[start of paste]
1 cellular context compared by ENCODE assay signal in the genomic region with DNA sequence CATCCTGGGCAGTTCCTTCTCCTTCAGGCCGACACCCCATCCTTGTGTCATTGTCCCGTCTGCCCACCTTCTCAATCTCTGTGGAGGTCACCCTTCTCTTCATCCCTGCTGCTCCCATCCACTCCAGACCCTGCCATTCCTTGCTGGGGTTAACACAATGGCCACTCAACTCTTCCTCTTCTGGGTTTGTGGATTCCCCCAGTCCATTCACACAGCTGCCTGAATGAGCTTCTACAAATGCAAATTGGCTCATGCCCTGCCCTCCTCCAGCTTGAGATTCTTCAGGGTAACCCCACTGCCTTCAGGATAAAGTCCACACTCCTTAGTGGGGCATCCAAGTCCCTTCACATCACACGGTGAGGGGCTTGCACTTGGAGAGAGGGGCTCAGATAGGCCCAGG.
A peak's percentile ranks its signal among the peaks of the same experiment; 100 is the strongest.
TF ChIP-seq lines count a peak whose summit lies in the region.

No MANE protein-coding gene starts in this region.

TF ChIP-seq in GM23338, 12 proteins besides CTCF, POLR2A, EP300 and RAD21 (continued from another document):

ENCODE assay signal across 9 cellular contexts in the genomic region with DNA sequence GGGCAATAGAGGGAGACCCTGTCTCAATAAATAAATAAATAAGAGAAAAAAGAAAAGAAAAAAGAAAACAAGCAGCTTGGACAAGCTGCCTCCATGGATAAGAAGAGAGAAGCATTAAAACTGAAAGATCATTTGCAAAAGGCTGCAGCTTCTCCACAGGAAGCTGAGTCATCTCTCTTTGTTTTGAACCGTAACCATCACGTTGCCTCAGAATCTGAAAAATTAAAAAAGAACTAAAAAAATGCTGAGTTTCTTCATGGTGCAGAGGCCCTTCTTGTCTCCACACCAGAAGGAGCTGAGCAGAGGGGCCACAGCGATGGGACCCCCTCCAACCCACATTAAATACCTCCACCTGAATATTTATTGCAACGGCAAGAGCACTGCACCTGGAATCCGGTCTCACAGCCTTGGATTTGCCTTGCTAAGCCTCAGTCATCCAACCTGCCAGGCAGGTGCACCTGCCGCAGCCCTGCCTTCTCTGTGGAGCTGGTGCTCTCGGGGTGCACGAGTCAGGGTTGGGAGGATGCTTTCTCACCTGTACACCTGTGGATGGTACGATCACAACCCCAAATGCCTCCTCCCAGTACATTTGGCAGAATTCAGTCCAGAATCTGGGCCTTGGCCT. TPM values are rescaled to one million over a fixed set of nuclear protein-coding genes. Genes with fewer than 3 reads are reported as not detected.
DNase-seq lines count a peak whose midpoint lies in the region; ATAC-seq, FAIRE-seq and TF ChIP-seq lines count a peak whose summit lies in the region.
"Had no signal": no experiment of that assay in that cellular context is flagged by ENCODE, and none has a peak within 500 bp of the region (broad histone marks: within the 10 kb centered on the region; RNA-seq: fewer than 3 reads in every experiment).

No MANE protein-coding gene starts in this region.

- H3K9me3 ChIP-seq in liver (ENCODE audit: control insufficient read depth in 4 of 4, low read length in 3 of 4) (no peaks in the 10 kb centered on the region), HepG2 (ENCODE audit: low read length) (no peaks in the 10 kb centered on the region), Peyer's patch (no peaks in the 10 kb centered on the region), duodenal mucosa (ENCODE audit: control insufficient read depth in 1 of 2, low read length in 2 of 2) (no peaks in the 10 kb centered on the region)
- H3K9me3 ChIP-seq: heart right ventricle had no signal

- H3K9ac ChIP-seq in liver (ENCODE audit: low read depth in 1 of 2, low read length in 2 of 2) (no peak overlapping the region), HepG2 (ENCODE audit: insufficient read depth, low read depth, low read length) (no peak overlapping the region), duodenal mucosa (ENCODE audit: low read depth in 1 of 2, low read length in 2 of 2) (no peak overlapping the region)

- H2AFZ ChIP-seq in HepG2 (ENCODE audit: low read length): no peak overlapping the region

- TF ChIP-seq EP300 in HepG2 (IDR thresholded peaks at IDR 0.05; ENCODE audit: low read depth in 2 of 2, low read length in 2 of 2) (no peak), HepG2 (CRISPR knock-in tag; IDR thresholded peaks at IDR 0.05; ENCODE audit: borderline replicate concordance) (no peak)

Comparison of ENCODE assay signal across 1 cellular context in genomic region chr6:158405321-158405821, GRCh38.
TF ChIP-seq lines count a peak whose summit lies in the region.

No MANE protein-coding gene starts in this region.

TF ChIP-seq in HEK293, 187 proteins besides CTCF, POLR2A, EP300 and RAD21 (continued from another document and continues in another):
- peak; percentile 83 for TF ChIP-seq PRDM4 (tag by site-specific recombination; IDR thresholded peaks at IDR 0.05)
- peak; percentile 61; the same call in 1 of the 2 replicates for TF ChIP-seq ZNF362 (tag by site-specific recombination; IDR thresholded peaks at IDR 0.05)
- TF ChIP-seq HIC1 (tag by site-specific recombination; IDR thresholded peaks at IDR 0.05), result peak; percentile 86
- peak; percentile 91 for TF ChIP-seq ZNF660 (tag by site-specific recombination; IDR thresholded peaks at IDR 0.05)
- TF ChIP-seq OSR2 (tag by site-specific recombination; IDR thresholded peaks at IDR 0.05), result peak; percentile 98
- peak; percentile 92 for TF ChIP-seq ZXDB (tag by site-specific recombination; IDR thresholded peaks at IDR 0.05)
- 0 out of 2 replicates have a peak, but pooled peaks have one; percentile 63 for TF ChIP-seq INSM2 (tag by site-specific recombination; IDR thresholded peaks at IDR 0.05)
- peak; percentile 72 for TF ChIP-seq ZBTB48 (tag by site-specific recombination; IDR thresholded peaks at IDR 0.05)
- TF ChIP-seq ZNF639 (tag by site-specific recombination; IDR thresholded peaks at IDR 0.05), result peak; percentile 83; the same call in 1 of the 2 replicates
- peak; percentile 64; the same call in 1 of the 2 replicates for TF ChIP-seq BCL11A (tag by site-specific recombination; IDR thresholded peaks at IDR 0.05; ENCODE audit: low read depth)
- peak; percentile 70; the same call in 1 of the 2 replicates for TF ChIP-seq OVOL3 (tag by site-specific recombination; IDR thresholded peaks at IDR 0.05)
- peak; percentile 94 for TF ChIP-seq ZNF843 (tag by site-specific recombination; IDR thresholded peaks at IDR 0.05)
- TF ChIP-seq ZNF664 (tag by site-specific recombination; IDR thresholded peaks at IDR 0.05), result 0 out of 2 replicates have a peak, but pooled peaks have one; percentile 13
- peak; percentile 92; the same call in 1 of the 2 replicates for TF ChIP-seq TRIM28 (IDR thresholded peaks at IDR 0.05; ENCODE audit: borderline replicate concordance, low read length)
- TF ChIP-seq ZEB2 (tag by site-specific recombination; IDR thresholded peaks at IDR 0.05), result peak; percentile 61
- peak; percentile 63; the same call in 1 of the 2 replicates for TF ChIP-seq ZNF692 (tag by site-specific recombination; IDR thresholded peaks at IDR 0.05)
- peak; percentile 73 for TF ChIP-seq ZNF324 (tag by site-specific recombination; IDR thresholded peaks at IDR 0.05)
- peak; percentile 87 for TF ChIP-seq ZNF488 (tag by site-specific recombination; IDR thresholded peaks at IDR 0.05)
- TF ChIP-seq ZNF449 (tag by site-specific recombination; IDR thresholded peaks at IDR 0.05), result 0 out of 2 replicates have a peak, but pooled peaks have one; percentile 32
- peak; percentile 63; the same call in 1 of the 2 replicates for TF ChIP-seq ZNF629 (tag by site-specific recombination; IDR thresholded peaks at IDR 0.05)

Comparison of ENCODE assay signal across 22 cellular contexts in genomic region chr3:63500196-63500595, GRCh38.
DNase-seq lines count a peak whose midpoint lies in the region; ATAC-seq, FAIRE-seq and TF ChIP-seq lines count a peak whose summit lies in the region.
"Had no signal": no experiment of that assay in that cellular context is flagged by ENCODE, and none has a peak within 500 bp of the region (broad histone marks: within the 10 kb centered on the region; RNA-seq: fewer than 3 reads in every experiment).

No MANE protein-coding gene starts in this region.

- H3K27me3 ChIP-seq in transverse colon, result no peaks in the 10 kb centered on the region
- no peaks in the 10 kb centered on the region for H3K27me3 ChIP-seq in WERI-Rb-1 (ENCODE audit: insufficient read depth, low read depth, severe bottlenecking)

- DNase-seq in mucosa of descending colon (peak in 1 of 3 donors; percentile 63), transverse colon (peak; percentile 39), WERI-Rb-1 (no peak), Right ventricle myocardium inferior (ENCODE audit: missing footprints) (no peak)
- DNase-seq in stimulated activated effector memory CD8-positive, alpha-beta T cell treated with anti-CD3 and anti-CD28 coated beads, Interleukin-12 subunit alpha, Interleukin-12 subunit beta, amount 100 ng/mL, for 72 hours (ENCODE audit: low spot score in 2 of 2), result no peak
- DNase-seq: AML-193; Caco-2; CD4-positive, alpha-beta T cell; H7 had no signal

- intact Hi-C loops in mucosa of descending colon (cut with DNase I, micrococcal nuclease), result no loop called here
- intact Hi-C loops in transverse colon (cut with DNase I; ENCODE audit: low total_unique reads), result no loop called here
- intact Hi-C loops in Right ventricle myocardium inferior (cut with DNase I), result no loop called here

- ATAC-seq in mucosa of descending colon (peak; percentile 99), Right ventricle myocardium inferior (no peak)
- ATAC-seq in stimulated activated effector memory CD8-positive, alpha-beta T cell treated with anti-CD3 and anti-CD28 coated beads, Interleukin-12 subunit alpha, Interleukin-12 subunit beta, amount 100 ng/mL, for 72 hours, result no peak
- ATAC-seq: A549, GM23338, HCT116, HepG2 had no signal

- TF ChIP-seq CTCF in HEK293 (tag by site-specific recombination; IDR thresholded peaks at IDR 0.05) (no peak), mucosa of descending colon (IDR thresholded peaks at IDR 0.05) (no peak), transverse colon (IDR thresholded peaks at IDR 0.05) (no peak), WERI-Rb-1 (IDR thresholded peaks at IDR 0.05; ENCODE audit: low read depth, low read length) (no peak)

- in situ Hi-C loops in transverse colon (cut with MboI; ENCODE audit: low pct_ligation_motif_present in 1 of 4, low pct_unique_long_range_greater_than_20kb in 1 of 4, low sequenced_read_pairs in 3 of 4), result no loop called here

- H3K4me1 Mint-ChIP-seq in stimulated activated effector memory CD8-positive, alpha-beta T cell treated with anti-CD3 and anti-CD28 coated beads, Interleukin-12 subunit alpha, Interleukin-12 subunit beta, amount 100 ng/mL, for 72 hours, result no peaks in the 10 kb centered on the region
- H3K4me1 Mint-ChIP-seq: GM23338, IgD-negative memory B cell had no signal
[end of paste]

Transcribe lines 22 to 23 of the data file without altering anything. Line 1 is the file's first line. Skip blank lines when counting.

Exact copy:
- peak; percentile 91 for TF ChIP-seq ZNF660 (tag by site-specific recombination; IDR thresholded peaks at IDR 0.05)
- TF ChIP-seq OSR2 (tag by site-specific recombination; IDR thresholded peaks at IDR 0.05), result peak; percentile 98